Although 8-year-old Joaquin Flores has never celebrated Thanksgiving before, he has much to be thankful for this year, he said.
Flores' family stayed longer at the Harney Lane Migrant Center, which typically closes in October, so he could remain in the special program at Live Oak Elementary School.
"I like staying here to study more," Flores said.
Flores celebrated the holiday early Wednesday morning with 20 other students, making paper pilgrim and Indian costumes and pumpkin pudding.
"At first, the students didn't really understand what Thanksgiving was all about," said Martha Sosa, a teacher coordinating two classes at Live Oak.
Sosa explained to the kindergarten through third-grade students the holiday's history including hardships faced by the pilgrims moving to a new country.
"They kind of related with that," she said.
The migrant students, many of whom were born in the United States, move with their parents following agricultural work, sometimes across the state. Some return to Mexico during the winter months to visit relatives.
Several students agreed with Flores, saying they were thankful for their classes at Live Oak.
The school's special program wouldn't have taken shape without the Harney Lane center remaining open almost three months longer because of new legislation, officials said.
The center provides interim housing to farm workers in rural Lodi, on Harney Lane, east of Jack Tone Road.
Lodi Unified School District educators said the longer sojourn should pay off in higher standardized test scores next year in reading and math.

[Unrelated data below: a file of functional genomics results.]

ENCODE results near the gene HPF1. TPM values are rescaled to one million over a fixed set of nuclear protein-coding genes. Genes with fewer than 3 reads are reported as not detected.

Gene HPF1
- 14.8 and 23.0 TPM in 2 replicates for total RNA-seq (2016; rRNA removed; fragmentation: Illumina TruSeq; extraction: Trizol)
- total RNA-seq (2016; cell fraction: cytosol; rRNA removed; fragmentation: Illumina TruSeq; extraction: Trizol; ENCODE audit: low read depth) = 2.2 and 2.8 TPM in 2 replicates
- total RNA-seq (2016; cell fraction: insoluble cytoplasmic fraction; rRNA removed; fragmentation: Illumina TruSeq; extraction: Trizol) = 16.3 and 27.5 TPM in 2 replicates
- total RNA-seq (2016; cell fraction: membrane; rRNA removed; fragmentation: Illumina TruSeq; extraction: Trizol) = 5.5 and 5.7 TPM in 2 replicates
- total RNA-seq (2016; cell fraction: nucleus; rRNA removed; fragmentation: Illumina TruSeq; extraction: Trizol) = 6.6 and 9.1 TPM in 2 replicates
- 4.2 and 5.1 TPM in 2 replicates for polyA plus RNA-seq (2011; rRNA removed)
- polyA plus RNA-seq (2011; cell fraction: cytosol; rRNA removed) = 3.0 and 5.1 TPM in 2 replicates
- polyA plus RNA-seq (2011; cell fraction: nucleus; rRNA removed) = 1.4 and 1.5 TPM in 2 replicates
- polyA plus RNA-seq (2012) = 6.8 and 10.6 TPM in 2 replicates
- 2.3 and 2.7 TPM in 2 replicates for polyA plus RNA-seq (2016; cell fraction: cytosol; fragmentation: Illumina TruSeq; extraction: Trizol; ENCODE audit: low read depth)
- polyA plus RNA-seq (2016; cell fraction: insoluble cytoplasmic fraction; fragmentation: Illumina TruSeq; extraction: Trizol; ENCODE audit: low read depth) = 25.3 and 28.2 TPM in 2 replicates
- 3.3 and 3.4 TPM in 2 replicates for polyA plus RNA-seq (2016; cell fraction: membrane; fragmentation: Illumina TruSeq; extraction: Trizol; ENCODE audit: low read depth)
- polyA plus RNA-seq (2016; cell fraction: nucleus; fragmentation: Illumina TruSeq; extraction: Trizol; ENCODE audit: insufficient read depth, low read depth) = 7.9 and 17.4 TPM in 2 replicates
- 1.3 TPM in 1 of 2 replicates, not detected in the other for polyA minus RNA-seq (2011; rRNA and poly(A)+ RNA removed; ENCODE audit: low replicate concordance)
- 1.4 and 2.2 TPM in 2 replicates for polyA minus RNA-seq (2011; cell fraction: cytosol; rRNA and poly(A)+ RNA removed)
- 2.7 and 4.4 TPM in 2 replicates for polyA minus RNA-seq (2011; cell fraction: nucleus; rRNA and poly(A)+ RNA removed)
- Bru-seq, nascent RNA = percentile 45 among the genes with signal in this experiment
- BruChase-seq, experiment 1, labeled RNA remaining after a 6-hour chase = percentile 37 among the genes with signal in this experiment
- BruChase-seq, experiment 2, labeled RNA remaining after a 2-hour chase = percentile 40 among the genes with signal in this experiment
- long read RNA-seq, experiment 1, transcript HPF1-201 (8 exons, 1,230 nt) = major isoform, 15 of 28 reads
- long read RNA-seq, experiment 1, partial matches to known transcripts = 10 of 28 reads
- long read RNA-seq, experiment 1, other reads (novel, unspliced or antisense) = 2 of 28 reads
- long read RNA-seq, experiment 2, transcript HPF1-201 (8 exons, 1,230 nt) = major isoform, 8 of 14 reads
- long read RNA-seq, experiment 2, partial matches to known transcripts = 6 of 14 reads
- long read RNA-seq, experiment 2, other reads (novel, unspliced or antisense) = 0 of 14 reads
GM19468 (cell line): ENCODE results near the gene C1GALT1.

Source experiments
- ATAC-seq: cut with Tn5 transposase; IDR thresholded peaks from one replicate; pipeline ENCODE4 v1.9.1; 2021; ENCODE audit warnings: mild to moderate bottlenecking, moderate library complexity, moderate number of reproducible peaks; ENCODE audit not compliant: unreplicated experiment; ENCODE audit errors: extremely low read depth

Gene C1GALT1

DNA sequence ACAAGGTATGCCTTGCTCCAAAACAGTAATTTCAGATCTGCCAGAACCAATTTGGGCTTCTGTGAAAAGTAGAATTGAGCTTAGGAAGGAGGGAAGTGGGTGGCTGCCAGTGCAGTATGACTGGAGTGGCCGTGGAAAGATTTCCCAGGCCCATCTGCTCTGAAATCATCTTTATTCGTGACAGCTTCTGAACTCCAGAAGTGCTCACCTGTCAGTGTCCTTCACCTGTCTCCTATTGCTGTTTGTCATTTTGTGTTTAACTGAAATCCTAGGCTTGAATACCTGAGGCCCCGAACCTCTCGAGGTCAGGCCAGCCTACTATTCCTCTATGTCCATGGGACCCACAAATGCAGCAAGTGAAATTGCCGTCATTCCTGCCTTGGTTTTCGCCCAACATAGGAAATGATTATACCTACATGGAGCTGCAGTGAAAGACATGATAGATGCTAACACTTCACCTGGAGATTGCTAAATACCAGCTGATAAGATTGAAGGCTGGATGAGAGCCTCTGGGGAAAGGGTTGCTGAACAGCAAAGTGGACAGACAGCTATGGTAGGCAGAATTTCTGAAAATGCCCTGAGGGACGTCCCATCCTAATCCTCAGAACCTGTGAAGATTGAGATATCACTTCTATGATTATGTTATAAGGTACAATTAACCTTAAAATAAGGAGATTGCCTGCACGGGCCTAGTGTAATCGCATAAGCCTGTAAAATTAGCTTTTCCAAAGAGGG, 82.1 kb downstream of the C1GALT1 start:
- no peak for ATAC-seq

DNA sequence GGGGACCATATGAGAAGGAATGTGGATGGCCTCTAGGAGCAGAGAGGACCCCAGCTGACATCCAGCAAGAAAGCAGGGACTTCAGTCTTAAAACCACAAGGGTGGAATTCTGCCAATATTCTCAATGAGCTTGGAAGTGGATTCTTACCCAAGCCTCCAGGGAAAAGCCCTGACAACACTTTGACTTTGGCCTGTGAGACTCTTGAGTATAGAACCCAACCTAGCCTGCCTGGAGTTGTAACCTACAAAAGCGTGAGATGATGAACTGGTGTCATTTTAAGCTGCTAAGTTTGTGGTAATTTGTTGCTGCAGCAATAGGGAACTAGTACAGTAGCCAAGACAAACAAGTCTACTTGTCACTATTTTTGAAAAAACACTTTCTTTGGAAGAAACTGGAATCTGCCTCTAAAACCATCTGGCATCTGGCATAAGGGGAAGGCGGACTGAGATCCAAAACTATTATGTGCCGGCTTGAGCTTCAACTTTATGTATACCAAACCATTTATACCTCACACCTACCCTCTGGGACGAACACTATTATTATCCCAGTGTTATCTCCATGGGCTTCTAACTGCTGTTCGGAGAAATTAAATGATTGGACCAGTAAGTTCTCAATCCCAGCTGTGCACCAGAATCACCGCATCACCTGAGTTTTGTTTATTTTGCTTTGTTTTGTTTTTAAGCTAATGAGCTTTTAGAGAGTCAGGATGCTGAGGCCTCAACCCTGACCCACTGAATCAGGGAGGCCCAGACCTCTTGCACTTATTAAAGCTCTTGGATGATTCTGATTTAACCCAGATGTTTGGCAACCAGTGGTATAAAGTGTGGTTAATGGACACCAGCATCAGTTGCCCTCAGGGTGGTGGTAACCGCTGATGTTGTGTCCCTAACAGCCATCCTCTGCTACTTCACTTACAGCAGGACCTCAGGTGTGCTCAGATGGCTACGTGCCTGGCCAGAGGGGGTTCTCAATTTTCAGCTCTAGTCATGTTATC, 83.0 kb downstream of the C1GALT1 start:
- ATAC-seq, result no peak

"There's been great improvements in the children," Sosa said.
Many students were achieving below average when Sosa began several months ago. "This is the first time they've had so many days in school."
Before the center extended operations, Lodi Unified's migrant students could miss several months in the classroom depending upon the year-round track they were placed on, officials said.
So Lodi Unified created a special track at Live Oak and Sutherland elementary schools and Morada Middle School, said Christine Malandro, multilingual and multicultural education coordinator.
"The academic progress the children are making is incredible," she said.
About 130 students who live at the Harney Lane center attend the special program. The new track runs from March to December, with a two-week vacation in July.
The district also added a teacher specialist at each school who focuses on reading and math with the classroom teachers, Malandro said.
Some parents have taken notice of the improvements in the program, Malandro said.
"Parents can see their children are learning and are being challenged," she said.
Lodi Unified's program is a collaboration with San Joaquin County's migrant education program.
The district has one of the largest migrant student populations in the county with 2,600 students, said Olivia Sosa, the county's assistant director of migrant education.
About half of the students enrolled in Lodi Unified's program have left for Mexico or other parts of California in the last few weeks, officials said.
"It's been a great experience," Michelle Ramos, one of the Live Oak teachers. "I wish more students could have stayed."
The handful of students have one more week of class. They'll return to school in late March. The Harney Lane center closes Dec. 15.
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